Comparison of anxiety and depression status between office and manufacturing job employees in a large manufacturing company: a cross sectional study.
Ann Occup Environ Med. 2016;28:47. Epub 2016 Sep 15. PMID: 27651906
BACKGROUND: The aim of this study was to investigate whether type of work is associated with anxiety and depression using the Hospital Anxiety and Depression Scale (HADS). Additionally, we investigated the impact of number of working hours on anxiety and depression.
METHODS: A total of 1774 workers participated and completed the HADS to determine their levels of anxiety and depression. All subjects were employed at one of two manufacturing plants for the same company. Of all participants, 222 were employed in office jobs and 1552 in manufacturing jobs.
RESULTS: Results of multivariate logistic regression analysis including age, sex, body mass index, smoking status, alcohol consumption, regular exercise, factory region, and working hours, indicated that employment in an office job was associated with a 2.17-fold increase in the odds of anxiety compared to a manufacturing job (odds ratio [OR] = 2.17; 95 % confidence interval [CI], 1.24-3.80). Office jobs were also associated with a 1.94-fold increase in the odds of depression (OR = 1.94; 95 % CI, 1.34-2.82). In addition, number of hours worked was significantly associated with depression, and working hours significantly modified the effect of office job employment on the risk of depression.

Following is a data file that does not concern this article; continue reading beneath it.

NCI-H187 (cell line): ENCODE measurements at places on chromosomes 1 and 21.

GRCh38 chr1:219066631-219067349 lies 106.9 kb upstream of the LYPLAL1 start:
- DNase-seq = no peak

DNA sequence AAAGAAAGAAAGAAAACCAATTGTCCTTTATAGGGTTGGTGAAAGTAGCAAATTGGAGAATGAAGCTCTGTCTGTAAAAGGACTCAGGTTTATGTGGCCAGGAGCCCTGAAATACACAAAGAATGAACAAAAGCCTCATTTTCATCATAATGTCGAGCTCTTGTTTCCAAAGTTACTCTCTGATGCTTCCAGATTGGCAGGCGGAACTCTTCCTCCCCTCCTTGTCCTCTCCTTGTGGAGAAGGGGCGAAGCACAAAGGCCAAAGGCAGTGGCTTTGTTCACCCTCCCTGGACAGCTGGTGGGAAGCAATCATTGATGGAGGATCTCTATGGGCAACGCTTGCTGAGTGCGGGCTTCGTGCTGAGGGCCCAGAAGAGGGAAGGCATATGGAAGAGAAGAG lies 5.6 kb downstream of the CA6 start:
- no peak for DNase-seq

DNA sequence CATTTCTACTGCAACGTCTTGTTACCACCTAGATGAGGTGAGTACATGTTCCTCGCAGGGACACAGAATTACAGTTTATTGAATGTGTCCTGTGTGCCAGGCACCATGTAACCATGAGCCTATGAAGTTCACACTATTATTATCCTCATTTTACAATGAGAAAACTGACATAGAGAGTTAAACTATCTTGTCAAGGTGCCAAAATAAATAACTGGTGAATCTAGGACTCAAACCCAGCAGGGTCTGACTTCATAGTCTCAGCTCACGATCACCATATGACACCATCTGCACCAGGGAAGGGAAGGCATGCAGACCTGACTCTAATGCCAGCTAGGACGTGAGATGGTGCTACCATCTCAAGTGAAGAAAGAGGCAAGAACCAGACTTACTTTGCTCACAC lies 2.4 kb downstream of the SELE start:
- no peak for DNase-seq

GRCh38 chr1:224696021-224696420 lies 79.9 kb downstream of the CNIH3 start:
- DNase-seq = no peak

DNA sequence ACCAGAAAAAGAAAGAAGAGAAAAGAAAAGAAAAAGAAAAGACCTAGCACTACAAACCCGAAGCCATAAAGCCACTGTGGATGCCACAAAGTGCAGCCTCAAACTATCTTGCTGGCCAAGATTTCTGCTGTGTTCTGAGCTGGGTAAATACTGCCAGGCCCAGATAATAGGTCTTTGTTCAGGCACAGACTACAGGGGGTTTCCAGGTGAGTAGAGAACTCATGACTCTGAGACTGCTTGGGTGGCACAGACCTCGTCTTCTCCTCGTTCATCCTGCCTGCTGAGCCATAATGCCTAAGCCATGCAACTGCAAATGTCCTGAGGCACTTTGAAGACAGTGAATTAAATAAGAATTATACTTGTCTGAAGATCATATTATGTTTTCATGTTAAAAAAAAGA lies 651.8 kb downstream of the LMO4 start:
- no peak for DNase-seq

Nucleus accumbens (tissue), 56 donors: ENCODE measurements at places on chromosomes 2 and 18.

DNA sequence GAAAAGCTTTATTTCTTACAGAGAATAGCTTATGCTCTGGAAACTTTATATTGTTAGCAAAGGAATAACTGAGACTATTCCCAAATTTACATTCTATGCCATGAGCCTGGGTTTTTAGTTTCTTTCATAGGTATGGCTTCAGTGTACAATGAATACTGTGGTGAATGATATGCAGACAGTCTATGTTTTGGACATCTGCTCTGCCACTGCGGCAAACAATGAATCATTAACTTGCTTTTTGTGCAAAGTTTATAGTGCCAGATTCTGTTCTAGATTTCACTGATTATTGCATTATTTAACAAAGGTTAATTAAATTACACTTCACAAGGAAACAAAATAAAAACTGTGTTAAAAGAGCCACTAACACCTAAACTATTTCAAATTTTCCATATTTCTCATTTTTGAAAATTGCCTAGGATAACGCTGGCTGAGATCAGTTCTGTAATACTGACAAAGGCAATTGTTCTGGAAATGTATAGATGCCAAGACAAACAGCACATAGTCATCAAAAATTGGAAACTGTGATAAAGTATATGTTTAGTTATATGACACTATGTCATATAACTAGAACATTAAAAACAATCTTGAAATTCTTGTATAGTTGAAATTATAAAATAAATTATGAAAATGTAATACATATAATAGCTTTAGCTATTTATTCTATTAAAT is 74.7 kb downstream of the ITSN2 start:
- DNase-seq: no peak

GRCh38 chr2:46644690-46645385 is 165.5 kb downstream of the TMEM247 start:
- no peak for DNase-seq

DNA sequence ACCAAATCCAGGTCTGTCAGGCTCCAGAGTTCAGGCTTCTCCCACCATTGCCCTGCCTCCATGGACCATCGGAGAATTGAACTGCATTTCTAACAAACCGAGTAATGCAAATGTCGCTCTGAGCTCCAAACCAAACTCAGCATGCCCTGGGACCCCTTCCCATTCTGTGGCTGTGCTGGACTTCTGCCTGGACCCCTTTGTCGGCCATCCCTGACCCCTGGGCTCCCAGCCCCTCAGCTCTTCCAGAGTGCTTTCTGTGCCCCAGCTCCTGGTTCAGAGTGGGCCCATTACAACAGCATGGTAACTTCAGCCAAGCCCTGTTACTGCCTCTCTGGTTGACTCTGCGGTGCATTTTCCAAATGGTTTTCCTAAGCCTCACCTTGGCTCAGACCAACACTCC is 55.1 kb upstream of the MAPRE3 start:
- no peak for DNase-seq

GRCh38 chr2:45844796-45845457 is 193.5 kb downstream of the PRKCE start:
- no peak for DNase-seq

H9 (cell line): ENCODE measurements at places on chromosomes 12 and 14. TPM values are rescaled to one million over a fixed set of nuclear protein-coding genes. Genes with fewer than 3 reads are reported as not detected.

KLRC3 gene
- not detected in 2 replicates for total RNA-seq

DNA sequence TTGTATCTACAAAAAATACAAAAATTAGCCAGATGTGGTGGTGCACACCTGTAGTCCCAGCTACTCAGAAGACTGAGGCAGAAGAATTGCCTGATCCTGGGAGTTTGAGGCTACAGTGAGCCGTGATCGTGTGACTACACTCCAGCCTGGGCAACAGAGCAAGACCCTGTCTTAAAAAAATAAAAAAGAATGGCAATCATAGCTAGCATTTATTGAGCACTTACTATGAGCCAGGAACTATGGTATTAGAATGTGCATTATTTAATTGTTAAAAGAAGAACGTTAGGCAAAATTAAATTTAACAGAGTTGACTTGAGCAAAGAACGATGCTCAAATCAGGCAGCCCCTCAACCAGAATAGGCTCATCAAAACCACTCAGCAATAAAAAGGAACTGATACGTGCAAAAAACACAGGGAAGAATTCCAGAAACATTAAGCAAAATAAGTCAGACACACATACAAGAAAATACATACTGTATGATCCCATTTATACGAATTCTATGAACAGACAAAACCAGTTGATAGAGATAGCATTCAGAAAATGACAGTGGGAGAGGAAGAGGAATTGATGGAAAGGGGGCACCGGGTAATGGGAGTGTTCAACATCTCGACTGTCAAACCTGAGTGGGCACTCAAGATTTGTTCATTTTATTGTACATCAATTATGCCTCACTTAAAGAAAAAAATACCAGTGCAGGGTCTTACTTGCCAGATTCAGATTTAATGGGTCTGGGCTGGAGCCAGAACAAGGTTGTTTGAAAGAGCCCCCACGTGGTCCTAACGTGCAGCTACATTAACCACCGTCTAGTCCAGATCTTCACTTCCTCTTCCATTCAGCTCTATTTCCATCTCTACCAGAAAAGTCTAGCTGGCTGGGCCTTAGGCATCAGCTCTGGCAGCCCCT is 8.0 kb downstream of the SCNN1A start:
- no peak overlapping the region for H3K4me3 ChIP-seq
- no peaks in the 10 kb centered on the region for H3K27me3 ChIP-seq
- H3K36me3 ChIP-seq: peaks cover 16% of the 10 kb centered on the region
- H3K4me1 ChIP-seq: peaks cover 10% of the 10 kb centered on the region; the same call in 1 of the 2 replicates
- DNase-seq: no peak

CONCLUSIONS: Office job workers had higher levels of anxiety and depression than those working in manufacturing jobs. Our findings suggest that occupational physicians should consider the organizational risks faced by office job employees, and consider the differences in psychological health between office and manufacturing job workers when implementing interventions.